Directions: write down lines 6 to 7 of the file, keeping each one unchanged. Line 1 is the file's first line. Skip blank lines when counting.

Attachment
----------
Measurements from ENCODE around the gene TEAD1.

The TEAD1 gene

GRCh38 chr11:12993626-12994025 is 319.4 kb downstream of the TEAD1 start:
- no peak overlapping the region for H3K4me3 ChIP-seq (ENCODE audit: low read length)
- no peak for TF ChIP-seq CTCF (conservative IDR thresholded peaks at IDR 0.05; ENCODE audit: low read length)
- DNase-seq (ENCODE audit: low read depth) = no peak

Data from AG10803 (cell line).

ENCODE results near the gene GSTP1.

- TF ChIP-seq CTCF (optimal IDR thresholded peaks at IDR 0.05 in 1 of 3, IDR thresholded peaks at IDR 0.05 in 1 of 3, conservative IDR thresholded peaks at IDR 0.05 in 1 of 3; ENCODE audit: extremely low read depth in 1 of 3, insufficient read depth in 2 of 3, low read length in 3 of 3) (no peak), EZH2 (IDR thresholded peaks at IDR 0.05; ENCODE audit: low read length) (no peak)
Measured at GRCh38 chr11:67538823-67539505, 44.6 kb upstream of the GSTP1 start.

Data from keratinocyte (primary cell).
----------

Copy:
- DNase-seq (ENCODE audit: low read depth) = no peak

Data from AG10803 (cell line).